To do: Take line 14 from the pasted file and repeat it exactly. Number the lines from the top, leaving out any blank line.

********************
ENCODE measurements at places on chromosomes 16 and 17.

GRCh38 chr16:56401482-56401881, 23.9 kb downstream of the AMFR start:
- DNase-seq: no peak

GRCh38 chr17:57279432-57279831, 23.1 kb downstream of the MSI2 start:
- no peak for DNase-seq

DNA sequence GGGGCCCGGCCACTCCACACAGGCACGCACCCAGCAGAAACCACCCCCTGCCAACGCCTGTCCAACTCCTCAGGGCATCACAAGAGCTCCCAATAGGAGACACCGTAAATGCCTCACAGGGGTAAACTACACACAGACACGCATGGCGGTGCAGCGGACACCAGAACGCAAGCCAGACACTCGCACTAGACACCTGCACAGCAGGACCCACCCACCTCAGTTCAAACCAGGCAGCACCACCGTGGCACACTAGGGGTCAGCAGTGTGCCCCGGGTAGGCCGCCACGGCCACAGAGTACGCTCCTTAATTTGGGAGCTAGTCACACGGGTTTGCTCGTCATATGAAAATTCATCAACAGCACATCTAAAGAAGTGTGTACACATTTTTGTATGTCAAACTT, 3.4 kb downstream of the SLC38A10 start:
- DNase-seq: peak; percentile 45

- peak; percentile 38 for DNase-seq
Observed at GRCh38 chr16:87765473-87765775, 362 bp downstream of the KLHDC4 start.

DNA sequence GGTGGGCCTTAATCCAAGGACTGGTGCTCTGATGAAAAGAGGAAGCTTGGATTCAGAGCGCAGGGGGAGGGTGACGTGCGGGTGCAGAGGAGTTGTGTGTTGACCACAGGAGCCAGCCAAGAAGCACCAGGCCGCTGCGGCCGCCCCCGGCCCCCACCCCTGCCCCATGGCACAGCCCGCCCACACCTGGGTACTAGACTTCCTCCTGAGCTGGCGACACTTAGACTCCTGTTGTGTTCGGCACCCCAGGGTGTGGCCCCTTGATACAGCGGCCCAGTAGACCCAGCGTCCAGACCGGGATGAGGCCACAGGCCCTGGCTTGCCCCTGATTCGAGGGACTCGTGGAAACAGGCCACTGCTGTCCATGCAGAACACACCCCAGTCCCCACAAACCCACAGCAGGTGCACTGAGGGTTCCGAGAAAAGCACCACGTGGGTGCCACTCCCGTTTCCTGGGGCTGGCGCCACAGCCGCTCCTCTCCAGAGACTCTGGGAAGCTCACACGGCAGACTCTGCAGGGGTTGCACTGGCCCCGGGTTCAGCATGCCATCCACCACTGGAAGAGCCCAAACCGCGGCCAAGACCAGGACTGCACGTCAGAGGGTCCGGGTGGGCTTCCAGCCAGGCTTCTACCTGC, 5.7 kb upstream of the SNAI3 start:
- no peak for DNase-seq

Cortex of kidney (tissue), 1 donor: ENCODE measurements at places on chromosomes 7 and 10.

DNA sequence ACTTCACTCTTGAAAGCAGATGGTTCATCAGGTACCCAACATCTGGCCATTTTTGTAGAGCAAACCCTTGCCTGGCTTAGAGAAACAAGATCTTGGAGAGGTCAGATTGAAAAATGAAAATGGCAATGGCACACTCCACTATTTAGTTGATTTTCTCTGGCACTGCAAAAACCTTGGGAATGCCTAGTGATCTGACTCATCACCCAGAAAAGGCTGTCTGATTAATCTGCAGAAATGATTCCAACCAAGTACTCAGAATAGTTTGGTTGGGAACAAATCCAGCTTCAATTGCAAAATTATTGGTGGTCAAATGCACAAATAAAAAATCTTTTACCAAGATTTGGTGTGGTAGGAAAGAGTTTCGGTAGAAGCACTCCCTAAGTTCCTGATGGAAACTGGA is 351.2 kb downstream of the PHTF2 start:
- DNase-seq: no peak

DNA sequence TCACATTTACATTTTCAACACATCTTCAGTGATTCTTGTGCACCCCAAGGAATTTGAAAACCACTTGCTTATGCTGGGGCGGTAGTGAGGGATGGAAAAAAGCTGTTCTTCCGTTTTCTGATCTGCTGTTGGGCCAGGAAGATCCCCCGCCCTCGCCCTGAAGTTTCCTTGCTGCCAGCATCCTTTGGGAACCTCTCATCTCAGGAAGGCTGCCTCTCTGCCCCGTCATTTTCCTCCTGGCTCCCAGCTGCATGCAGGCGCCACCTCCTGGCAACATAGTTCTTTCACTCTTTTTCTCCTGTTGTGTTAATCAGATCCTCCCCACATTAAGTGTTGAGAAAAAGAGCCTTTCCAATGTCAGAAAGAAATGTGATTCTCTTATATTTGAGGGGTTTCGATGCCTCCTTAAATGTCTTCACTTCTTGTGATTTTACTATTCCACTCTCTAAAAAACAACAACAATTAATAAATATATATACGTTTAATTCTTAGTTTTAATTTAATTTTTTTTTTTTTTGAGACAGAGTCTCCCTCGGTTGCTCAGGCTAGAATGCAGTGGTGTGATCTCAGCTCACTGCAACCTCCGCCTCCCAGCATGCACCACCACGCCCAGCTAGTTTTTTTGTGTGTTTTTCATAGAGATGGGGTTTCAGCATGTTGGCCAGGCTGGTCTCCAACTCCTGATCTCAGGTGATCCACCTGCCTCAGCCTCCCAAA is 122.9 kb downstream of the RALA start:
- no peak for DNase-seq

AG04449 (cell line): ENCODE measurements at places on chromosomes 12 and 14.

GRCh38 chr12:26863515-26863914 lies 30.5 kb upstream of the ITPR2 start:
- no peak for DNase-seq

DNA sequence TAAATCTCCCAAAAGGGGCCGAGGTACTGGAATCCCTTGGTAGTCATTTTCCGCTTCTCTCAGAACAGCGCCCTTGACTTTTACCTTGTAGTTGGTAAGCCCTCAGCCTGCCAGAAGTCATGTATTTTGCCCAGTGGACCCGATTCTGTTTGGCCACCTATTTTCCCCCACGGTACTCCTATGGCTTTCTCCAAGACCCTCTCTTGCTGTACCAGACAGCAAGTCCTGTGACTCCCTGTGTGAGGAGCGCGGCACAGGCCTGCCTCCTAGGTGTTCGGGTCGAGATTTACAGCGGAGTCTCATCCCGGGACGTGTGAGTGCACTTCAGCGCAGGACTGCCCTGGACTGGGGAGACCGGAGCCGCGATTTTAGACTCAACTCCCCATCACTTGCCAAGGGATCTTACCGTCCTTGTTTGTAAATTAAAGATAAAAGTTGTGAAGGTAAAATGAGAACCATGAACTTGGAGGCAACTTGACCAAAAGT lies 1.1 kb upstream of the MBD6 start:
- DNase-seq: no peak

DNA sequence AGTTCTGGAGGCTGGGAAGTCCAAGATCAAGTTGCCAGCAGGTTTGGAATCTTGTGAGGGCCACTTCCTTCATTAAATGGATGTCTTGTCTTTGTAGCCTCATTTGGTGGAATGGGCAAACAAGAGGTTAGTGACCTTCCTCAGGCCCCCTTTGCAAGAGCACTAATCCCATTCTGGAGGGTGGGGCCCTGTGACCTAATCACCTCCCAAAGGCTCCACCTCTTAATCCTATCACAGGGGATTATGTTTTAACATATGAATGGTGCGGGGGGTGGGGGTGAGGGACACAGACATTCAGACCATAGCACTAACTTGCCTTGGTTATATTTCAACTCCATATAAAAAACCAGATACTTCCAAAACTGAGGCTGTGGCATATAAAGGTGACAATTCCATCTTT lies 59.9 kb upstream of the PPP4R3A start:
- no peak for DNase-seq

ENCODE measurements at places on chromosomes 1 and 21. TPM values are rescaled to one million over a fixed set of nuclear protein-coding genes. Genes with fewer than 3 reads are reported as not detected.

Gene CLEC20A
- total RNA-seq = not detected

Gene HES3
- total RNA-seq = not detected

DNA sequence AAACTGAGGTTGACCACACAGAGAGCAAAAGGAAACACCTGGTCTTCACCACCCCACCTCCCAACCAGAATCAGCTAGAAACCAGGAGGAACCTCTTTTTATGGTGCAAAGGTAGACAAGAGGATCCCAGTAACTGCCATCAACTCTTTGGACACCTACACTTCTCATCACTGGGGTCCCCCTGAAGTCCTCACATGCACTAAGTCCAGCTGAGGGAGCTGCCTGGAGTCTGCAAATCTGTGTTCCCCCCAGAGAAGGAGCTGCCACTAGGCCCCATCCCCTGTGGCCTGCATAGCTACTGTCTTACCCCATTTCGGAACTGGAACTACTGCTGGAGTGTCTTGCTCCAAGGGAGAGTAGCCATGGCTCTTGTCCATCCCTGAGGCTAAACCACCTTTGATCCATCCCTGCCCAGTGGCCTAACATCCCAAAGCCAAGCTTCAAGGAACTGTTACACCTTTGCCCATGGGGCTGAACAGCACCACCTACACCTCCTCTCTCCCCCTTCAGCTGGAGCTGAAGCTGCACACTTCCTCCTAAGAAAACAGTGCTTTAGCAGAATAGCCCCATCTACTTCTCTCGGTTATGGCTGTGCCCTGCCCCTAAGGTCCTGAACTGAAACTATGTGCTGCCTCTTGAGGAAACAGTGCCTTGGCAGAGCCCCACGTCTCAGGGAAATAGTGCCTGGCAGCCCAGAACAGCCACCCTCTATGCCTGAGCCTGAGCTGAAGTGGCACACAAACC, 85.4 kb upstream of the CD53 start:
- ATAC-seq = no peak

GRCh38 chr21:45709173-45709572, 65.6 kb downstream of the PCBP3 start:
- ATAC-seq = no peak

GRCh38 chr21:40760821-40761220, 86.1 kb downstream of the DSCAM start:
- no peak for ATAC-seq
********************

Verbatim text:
- DNase-seq: no peak